And remember that we’re talking about companies that supply machines with something unique about them all of the time, so it’s bringing us back to the concept of a blended CTO and ETO way of working, which is quite complicated; therefore, you need help. You need a system that can manage machine configurations to maximize the use while still being flexible enough to allow companies to offer ETO services to meet those bespoke requirements from customers.
The system I’m talking about here is a PLM system. They can be complicated to implement, causing a barrier for small-to medium-sized companies to use the software. Typically, the more advanced capabilities are out of reach for all but large enterprises. Cloud solutions is like a telephone for machine builders, offering ready-to-use cloud-based solutions to manage processes like requirements management, project planning and changes.
And it includes best practices, out-of-the-box with no need to develop and maintain these systems with internal IT system resources.
Therefore, these cloud solutions enable small and medium companies to access these advanced PLM systems to update, maintain and manage this complexity. And on top of this, because Siemens developed the software, it’s the best place to upgrade, maintain them, and that’s the basis of a solution at Siemens. Subsequently, we will upgrade these solutions as new versions become available.
Chris: So, just going back to PLM for machine builders, what specifically does the solution do to solve these challenges?
Jaques: Well, some of this have been discussed already. But we’ve taken our deep industry knowledge and our process-based approach to look at the processes in the typical machinery company and the technologies as a suite, using these two and combining them to configure a system that provides the most effective way to solve the needs of machinery companies.
So, in a blended ETO environment, there are many moving parts all the time. It is not possible to deliver a new order by only using previous designs. It’s essential to manage new designs as well.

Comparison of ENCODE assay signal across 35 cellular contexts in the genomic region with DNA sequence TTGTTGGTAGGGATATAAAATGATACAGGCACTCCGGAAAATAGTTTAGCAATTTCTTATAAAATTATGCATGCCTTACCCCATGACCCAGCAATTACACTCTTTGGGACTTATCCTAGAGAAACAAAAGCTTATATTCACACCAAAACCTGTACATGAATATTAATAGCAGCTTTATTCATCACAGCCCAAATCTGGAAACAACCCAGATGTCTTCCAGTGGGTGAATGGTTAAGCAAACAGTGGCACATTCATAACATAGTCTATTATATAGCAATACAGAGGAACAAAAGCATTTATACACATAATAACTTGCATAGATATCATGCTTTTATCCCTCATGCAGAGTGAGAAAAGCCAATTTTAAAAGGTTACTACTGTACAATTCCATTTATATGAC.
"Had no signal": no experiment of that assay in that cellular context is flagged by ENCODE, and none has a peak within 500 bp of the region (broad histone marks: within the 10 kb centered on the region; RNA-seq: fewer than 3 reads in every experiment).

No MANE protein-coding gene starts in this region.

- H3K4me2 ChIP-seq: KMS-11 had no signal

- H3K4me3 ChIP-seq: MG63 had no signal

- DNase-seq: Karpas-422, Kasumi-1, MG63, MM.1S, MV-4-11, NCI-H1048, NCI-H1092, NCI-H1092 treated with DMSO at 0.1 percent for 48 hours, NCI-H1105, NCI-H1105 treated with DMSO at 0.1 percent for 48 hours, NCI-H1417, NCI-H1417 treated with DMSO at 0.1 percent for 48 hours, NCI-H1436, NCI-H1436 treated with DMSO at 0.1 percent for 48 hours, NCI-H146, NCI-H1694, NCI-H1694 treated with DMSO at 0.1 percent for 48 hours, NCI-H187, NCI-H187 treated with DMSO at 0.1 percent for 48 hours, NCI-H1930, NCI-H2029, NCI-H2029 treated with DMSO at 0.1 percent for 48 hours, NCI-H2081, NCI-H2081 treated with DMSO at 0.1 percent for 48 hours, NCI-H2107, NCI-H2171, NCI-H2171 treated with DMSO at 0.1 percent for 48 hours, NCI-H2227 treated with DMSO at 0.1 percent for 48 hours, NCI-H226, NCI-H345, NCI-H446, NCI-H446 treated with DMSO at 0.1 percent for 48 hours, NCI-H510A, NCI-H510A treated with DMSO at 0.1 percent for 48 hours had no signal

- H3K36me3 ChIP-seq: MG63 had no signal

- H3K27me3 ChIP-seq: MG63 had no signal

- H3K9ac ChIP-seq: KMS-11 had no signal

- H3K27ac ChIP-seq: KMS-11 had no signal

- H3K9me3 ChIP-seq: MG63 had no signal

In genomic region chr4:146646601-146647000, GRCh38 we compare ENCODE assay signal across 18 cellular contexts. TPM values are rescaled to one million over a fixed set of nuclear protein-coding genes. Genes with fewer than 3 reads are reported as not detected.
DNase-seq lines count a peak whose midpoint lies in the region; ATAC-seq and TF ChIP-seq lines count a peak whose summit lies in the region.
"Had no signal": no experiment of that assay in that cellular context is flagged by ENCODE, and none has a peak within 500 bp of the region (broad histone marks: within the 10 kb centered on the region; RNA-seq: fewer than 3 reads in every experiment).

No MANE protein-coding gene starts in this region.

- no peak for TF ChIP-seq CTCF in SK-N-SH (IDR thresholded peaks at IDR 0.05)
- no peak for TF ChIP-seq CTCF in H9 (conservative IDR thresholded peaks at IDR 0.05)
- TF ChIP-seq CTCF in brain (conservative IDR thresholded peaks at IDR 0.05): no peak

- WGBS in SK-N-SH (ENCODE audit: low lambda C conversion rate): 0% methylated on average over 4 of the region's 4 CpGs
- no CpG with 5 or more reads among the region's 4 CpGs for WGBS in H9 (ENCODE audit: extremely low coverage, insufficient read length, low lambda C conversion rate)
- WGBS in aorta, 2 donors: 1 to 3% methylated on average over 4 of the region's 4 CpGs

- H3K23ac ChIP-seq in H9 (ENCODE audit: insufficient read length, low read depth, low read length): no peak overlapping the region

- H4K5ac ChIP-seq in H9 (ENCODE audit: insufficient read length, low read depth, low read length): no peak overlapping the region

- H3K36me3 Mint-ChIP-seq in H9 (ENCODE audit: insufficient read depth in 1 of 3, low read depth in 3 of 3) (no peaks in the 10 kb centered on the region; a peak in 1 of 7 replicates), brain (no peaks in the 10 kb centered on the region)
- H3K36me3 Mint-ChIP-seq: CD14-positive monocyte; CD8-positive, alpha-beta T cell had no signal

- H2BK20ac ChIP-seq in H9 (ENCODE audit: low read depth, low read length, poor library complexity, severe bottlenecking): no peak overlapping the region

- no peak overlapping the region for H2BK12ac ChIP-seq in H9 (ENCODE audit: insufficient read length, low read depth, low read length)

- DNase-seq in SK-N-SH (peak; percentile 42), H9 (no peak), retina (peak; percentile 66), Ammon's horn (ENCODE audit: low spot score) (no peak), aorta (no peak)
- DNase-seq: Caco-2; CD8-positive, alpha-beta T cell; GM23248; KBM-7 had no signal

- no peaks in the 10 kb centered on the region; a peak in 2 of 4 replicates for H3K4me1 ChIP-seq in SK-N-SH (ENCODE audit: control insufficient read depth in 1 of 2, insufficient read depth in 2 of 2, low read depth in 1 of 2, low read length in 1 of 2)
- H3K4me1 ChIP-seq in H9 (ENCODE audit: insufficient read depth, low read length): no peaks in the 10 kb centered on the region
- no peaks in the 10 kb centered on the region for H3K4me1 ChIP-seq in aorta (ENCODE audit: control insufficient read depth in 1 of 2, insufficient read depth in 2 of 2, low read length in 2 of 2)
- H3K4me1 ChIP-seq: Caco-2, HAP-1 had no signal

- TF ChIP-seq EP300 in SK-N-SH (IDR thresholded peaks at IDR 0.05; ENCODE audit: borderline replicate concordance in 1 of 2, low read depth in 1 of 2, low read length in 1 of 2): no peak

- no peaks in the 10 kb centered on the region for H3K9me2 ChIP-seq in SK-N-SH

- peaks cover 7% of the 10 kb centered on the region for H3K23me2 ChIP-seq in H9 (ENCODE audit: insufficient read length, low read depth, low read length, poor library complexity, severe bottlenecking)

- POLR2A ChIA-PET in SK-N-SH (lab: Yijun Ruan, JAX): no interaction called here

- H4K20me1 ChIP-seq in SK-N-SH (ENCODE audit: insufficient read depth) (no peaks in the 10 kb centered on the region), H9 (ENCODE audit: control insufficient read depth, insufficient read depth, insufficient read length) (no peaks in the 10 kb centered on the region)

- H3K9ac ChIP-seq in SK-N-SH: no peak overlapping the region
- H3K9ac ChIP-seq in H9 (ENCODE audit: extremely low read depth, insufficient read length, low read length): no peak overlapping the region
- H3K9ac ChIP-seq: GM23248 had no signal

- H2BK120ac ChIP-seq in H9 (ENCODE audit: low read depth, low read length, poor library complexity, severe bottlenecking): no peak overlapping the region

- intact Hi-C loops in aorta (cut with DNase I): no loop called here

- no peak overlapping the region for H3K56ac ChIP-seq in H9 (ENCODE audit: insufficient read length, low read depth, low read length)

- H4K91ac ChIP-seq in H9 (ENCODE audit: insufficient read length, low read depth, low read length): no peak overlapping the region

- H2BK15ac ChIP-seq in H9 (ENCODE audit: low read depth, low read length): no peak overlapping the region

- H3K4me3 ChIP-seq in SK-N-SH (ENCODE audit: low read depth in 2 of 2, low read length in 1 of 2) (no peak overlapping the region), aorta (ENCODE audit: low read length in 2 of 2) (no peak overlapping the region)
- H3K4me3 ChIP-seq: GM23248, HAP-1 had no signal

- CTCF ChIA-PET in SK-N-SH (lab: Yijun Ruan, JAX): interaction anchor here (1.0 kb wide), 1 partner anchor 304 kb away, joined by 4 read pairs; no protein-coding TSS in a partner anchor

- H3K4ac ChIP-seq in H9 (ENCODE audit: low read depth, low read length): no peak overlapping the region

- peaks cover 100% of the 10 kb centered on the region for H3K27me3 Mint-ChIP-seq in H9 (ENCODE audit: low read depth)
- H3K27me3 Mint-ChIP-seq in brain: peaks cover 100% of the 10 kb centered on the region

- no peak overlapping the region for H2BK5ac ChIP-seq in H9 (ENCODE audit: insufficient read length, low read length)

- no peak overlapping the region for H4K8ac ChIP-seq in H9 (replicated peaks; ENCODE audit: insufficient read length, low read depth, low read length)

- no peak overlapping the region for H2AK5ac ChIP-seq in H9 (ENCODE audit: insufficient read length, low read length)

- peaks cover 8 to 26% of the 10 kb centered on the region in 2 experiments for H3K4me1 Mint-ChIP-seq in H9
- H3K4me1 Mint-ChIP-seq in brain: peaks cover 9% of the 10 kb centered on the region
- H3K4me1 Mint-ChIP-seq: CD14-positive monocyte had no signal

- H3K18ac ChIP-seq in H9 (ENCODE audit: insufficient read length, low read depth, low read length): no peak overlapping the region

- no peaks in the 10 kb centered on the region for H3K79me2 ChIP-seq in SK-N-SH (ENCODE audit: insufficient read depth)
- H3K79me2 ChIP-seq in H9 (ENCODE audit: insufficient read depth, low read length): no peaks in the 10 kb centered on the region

PLM for machine builders comes with an integrated design process and project management tool that helps you to keep all your ducks in a row.
As mentioned a couple of times, the customers for the machinery companies all have unique requirements.
So, you need to manage those requirements and link them to the design clearly and concisely.
Philips machine builders come with a requirements management module that allows you to manage each requirement as its own data object, which you can then link to the design for complete closed-loop traceability.
And then, obviously, like we said a few times, things will change. It’s a fact of life in countries like this.
When change happens, machine builders can help ensure that communication is clear. It helps understand the impact of the change and provides data objects so that all relevant data is captured and managed in the context of the change.
We also talked about the need for smarter machines, which means more electrical and software in the machines, and all on a software-as-a-service basis.
As mentioned, it’s all built on the PLM system Teamcenter, with its industry-leading range of PLM capabilities.
Therefore, it provides a great starting point for companies to get started on the PLM journey. If the company then grows and believes machine builders are insufficient, you’ve got Teamcenter (as a basis) to grow to other capabilities later.
Chris: That’s great, Jaques. So, I’m afraid that’s all we have time for today. Great conversation. And thanks again for joining me in this discussion and for sharing your knowledge on industrial machinery product development. And thanks to our listeners for joining us in this third episode of the series. Please stay tuned for the next podcast in this series. Enjoy the remainder of your day.
Thank you and goodbye.